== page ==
Employees’ Behavior and Results are the Best Measure of Performance

Posted by in Employee Management | Comments Off on Employees’ Behavior and Results are the Best Measure of Performance

Historically, the U.S. Army and other branches of the federal government are where the first conscious efforts of employee performance review were instituted; however, the employers were more focused on personality traits than behavior and results.

In fact, General Cass, who is credited with the first-known, formal evaluation of soldiers in 1813, treated the process with a good bit of humor, “This officer has talents, but has kept them well hidden” and “He is open to suggestions, but never follows same.” Since the general had established no specific goals for his men, he was left with a half-hearted attempt that was of no value to anyone, except as a chuckle during the officer’s mess.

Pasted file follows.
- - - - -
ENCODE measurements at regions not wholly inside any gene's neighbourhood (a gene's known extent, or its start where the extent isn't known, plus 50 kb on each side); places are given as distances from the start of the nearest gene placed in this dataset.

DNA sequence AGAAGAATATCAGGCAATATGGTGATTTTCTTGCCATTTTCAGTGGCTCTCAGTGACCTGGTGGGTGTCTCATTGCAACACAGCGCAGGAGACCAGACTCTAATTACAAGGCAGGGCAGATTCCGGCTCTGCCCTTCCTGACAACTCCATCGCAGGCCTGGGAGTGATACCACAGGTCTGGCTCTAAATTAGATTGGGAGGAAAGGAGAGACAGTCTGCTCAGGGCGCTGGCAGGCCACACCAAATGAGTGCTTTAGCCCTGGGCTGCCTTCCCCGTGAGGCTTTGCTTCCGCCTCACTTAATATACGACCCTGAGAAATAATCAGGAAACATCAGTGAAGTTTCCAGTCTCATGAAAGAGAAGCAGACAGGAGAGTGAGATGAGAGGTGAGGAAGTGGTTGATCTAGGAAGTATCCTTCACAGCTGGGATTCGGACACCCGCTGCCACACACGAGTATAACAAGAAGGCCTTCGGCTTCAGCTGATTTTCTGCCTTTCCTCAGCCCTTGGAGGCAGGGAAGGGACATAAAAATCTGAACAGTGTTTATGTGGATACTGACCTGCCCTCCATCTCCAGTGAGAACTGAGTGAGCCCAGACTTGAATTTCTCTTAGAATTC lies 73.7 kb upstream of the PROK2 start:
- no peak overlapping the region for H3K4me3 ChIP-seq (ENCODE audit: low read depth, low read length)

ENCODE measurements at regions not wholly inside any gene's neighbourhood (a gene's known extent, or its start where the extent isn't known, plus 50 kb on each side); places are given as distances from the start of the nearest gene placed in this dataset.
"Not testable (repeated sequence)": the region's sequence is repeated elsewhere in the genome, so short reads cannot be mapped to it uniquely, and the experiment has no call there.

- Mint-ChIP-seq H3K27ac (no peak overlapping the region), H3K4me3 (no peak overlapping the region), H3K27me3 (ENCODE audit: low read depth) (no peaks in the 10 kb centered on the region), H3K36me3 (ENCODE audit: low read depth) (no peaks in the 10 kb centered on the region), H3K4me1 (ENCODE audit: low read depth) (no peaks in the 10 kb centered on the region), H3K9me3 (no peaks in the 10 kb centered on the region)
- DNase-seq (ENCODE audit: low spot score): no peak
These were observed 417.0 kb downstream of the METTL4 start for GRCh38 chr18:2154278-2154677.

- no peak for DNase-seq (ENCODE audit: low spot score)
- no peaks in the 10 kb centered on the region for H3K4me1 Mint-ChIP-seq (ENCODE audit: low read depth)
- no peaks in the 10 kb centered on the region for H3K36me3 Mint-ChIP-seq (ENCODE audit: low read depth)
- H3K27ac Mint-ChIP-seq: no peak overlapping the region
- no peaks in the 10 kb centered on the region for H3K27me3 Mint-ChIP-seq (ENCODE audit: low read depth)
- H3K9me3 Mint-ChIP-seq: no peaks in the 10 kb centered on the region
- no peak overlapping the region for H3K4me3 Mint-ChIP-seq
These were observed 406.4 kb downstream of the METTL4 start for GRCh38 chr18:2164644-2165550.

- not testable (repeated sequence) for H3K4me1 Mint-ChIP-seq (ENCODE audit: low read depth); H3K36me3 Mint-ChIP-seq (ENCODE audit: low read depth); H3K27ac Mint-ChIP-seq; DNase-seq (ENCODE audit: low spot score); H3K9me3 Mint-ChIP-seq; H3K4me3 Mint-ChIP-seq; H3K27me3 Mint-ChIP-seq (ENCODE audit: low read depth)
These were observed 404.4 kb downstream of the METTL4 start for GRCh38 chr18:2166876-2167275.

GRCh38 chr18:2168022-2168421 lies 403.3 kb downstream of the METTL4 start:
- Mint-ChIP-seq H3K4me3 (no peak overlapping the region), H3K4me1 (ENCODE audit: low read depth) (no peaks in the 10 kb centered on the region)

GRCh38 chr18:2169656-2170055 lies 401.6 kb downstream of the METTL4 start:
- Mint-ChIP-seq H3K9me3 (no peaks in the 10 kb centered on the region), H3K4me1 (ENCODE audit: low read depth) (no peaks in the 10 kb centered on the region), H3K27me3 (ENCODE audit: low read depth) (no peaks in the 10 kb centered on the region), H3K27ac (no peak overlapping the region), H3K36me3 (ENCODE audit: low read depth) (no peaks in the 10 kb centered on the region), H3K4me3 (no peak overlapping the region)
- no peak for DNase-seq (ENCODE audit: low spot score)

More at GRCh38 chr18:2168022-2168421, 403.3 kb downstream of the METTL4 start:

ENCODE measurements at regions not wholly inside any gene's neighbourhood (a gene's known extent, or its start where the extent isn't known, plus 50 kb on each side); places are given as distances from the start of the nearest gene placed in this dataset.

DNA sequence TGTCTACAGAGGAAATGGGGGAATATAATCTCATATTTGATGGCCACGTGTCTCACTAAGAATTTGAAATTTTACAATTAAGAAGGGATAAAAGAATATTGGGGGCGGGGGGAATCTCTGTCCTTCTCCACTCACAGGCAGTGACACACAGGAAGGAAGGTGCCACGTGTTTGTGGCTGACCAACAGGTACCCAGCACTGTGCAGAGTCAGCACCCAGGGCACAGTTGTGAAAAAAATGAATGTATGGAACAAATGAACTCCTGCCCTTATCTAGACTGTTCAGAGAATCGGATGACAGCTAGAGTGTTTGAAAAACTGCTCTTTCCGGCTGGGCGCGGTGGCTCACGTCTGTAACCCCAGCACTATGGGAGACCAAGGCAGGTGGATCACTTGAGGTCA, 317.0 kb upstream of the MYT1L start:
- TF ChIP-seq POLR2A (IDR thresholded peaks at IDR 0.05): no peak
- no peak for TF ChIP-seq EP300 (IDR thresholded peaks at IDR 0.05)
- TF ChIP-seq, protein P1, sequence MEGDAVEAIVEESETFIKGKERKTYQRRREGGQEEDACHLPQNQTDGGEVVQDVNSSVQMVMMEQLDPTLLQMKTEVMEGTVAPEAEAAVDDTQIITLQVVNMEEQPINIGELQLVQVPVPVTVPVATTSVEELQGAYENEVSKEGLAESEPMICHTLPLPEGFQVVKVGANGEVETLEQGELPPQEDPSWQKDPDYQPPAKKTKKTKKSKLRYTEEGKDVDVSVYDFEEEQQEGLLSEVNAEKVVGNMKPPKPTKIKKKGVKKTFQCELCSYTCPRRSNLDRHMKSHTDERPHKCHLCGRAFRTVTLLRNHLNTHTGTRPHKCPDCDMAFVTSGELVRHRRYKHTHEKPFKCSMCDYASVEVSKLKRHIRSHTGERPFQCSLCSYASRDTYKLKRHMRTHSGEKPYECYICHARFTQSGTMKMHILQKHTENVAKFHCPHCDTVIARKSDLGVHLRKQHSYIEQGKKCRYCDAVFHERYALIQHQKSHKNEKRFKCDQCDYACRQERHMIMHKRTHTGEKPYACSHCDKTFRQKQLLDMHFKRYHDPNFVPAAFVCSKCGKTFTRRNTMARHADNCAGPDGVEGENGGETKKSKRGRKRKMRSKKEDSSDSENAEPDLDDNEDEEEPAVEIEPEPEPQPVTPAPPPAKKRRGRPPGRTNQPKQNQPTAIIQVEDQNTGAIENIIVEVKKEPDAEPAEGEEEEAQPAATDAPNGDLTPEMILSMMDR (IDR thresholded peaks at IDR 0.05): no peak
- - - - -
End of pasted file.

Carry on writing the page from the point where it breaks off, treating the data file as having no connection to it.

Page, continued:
Lord & Taylor, a New York department store, may have been the first private business to implement a formal evaluation procedure of its employees, which motivated other businesses, following World War I, to do likewise.

Although government and business have made numerous attempts to develop a “universal” evaluation system throughout the 20th century (and into the 21st), today half of all large businesses and most of small businesses either do not have formal employee performance reviews or still incorrectly focus their reviews on traits instead of results.

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